Zé-Zé L, Prata MB, Teixeira T, et al. Zika virus infections imported from Brazil to Portugal, 2015. [Journal Article]IDCases 2016.:46-9.Zika virus is an emerging arbovirus transmitted by Aedes sp. mosquitoes like the Dengue and Chikungunya viruses. Zika virus was until recently considered a mild pathogenic mosquito-borne flavivirus with very few reported benign human infections. In 2007, an epidemic in Micronesia initiated the turnover in the epidemiological history of Zika virus and more recently, the potential association with congenital microcephaly cases in Brazil 2015, still under investigation, led the World Health Organization (WHO) to declare a Public Health Emergency of International Concern on February 1, 2016. Here, we present the clinical and laboratory aspects related to the first four imported human cases of Zika virus in Portugal from Brazil, and alert, regarding the high level of traveling between Portugal and Brazil, and the ongoing expansion of this virus in the Americas, for the threat for Zika virus introduction in Europe and the possible introduction to Madeira Island where Aedes aegypti is present.
- Open drug discovery for the Zika virus.
Ekins S, Mietchen D, Coffee M, et al. Open drug discovery for the Zika virus. [Journal Article]F1000Res 2016.:150.The Zika virus (ZIKV) outbreak in the Americas has caused global concern that we may be on the brink of a healthcare crisis. The lack of research on ZIKV in the over 60 years that we have known about it has left us with little in the way of starting points for drug discovery. Our response can build on previous efforts with virus outbreaks and lean heavily on work done on other flaviviruses such as dengue virus. We provide some suggestions of what might be possible and propose an open drug discovery effort that mobilizes global science efforts and provides leadership, which thus far has been lacking. We also provide a listing of potential resources and molecules that could be prioritized for testing as in vitro assays for ZIKV are developed. We propose also that in order to incentivize drug discovery, a neglected disease priority review voucher should be available to those who successfully develop an FDA approved treatment. Learning from the response to the ZIKV, the approaches to drug discovery used and the success and failures will be critical for future infectious disease outbreaks.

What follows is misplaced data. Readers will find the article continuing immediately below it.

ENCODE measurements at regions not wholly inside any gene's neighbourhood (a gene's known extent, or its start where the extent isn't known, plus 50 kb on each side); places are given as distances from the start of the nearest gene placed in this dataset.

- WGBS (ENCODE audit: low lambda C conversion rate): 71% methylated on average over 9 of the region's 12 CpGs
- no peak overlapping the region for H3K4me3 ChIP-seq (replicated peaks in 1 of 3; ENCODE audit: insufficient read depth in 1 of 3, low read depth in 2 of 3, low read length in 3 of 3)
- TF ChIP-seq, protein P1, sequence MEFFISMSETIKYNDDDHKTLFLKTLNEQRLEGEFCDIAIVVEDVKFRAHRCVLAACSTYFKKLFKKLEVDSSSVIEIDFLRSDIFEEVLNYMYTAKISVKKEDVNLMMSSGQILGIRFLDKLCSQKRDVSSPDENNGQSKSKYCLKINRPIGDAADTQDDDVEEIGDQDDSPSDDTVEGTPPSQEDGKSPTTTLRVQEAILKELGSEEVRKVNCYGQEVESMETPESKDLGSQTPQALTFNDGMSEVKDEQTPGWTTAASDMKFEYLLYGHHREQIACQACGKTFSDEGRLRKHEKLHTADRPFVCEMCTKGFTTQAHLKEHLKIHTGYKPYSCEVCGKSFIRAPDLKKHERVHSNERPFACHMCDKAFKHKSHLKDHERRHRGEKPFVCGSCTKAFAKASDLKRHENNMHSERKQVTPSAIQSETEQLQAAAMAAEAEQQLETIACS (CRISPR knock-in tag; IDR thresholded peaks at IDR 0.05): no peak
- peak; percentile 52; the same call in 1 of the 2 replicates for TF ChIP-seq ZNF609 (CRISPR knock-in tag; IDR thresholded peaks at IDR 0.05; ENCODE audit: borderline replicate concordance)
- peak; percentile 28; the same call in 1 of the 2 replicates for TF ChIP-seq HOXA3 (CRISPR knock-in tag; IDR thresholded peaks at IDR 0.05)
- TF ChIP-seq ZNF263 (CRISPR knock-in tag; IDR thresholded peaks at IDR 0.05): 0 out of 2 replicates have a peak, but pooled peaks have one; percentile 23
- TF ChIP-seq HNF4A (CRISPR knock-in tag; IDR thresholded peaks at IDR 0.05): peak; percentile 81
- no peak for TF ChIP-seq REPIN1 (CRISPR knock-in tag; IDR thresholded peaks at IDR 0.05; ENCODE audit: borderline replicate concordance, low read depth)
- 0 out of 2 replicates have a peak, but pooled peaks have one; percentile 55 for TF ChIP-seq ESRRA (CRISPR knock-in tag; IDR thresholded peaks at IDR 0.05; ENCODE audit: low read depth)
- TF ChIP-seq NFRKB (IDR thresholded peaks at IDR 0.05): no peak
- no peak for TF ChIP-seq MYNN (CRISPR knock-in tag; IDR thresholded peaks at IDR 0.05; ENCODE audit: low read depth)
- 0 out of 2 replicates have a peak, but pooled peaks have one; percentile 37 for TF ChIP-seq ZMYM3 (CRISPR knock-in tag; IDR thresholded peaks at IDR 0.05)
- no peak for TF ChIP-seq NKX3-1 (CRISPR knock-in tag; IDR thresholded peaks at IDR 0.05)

- First identification of kdr allele F1534S in VGSC gene and its association with resistance to pyrethroid insecticides in Aedes albopictus populations from Haikou City, Hainan Island, China.
Chen H, Li K, Wang X, et al. First identification of kdr allele F1534S in VGSC gene and its association with resistance to pyrethroid insecticides in Aedes albopictus populations from Haikou City, Hainan Island, China. [Journal Article]Infect Dis Poverty 2016; 5(1):31.AbstractPublisher Full TextAedes albopictus is distributed widely in China, as a primary vector of Dengue fever and Chikungunya fever in south of China. Chemical insecticide control is one of the integrated programmes to prevent mosquito-borne diseases. Long-term applications of pyrethroids have resulted in the development of resistance in Ae. albopictus populations in China. However, the susceptibility of Ae. albopictus to pyrethroids in Hainan Island was unclear. Knockdown resistance (kdr), caused by point mutations in the VGSC gene, is one of the mechanisms that confer resistance to DDT and pyrethroids. This study was to investigate the resistance level of Ae. albopictus populations in Haikou City to three pyrethroid insecticides, and elucidate the relationship between the resistant phenotype and kdr mutations.The Aedes albopictus samples were collected in Xinbu Island (XI), Longtang Town (LT), Shishan Town (ST), Baishamen Park (BP), and Flower Market (FM) from Haikou City, Hainan Island, China. The larval susceptibility to deltamethrin, permethrin and beta-cypermethrin was tested by larval bioassays, and adult susceptibility to deltamethrin and DDT was determined by adult bioassays. The degree of resistance was determined by resistance ratio value (RR50 > 3) for larvae and by mortality for adult. The kdr alleles at codon 1534 of the VGSC gene were genotyped. The relationship between kdr genotypes and resistant phenotypes was analyzed by Chi-square test.Out of five populations, assessed by larval bioassays, XI was susceptible to deltamethrin and permethrin; LT was susceptible to permethrin and beta-cypermethrin; and ST was susceptible to permithrin. FM and BP both were resistant to all of the three pyrethroids, and FM showed the highest degree of resistance, with RR50 values from 65.17 to 436.36. A total of 493 individuals from the larval bioassays were genotyped for kdr alleles. Five alleles were detected, including two wildtype alleles, TTC(F) (67.04 %) and TTT(F) (0.41 %), and three mutant alleles, TGC(C) (0.30 %), TCC(S) (31.54 %) and TTG(L) (0.71 %). There was a clear correlation between mutant alleles (or F1534S) and resistant phenotypes (P < 0.01).Two novel kdr mutant alleles F1534S and F1534L were detected in the pyrethroid resistant populations of Ae. albopictus in Haikou Hainan, China. For the first time, the mutant F1534S was associated with pyrethroid resistance in Ae. albopictus.